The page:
But we should be careful not to take all of this "wisdom" at face value. For example, would we be happy following Nikola Tesla's beliefs and behavior patterns? He was undoubtedly a great innovator (about the only thing he didn't have a crack at was the vehicle which bears his name!).
But he was also slightly odd. For example, he was obsessed with the number three, washing his hands three times in a row and walking around a building three times before entering.
Tesla is typical of many great individual innovators. As Melissa Schilling eloquently demonstrates in her book, "Quirky: The Remarkable Story of the Traits, Foibles, and Genius of Breakthrough Innovators Who Changed the World," they are often a bit eccentric.
To counteract this individual quirky effect, we could look at pairs and trios of innovators – and again we have plenty of examples. Procter and Gamble, Hewlett and Packard, Jobs and Wozniak, Gates and Allen, Brin and Page. What's interesting here is that it's often the differences in the way these individuals believe and behave which gives rise to the innovative culture in their organizations. The way they spark off each other helps create the kind of values and behaviors which work.
We can see this, even more, when we look at high performing innovation teams. There's been a lot of research in this space, and a key message emerges: diversity matters.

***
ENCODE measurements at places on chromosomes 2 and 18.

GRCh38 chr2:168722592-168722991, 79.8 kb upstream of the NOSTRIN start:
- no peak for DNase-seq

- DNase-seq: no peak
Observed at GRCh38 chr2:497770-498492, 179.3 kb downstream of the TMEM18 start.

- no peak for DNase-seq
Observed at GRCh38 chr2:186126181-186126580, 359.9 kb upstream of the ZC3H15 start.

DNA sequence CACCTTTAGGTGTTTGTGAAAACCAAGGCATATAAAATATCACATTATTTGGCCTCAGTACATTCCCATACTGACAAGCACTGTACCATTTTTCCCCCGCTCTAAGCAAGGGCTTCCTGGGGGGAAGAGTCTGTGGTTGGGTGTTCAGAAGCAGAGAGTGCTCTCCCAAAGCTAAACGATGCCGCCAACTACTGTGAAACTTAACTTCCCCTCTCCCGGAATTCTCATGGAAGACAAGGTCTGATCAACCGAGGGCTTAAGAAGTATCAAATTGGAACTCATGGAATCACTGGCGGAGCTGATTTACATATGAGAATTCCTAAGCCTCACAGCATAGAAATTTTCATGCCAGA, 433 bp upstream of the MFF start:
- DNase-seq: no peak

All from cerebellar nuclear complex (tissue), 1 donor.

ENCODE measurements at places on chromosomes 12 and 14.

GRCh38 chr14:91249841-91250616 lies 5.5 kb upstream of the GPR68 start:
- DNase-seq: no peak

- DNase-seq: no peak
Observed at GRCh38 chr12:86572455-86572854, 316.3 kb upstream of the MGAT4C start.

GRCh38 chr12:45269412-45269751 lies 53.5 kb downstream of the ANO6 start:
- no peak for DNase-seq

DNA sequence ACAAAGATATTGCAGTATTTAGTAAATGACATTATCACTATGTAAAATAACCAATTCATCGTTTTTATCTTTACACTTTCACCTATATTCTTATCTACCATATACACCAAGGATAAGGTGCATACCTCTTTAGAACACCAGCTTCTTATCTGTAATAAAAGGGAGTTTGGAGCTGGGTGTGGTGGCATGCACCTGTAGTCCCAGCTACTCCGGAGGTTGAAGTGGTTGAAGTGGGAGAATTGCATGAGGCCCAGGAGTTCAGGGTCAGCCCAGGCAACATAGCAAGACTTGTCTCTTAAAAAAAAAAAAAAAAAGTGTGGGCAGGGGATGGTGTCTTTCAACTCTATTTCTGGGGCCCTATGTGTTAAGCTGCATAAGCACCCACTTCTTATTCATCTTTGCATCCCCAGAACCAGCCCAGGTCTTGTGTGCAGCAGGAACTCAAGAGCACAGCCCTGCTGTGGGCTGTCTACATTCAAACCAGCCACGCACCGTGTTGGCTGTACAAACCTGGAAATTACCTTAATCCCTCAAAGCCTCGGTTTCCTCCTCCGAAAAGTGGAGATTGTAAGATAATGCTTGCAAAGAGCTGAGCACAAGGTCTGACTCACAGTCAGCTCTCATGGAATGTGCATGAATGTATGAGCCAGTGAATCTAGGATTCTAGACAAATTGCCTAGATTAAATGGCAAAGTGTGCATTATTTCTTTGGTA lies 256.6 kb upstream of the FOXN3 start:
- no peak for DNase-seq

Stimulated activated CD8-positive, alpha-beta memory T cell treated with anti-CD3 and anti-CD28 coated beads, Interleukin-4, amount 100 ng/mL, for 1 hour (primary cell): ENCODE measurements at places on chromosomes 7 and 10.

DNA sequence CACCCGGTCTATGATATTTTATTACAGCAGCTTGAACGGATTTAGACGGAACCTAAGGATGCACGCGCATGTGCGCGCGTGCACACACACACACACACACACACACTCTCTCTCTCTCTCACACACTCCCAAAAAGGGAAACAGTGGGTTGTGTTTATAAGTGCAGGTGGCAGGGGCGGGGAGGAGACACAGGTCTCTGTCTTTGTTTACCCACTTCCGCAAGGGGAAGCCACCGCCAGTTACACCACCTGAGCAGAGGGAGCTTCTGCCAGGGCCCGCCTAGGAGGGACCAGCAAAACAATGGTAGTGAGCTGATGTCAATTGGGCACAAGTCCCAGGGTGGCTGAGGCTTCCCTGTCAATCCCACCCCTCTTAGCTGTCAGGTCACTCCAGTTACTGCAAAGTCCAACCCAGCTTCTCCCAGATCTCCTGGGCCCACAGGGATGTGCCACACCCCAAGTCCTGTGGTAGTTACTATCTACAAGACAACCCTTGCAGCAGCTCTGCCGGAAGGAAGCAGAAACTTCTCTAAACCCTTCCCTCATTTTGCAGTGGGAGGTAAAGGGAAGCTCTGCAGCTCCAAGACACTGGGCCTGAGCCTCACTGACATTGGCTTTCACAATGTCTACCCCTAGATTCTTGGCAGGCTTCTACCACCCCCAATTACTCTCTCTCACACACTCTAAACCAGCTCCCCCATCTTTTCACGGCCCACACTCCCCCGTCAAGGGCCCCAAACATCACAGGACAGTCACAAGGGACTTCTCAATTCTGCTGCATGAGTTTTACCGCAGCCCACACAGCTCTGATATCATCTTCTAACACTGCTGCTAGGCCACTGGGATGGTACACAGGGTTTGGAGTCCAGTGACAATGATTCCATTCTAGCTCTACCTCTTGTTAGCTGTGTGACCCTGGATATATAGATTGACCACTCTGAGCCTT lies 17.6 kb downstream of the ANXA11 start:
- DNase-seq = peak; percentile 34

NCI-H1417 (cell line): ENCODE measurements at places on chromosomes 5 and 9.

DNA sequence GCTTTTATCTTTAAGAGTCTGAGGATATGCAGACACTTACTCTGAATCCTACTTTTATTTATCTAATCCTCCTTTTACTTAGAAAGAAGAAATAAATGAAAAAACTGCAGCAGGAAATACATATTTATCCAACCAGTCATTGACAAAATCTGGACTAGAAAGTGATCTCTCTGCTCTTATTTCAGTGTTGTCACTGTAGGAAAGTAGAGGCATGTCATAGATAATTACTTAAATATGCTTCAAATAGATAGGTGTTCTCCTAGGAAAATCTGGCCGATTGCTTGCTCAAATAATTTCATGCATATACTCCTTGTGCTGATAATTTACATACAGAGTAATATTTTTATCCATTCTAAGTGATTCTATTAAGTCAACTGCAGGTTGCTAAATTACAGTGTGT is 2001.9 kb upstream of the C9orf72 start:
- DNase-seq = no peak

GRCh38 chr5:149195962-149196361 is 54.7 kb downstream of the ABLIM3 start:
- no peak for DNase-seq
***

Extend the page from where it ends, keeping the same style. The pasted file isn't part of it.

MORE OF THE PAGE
Meredith Belbin's famous studies of group roles, which effectively capture behaviors contributed by different individuals, show that "Apollo teams," made up of many similar brilliant minds, are not very good. The best performance comes from a mix of varied people. And we can see this particularly well if we look at organizations in the creative industries where innovation is a crucial survival factor. It's not just great people coming up with bright ideas; it's also a battlefield of arguments about shaping those ideas into something which works.
Conflict and argument aren't bad – the key is being able to work with them. Pixar, the studio which brought you "Toy Story," among other award-winning animated films, is famous for this. As Ed Catmull explains in his excellent book, "Creativity, Inc., Overcoming the Unseen Forces That Stand in the Way of True Inspiration," success isn't an accident; it comes down to finding a way of working, which is challenging and stretching.
So, an "innovation culture" involves core beliefs and behaviors that are not just about being prepared to suggest and create but also about articulating and enabling constructive conflict as well as adapting and pivoting ideas in the interests and direction of better ones.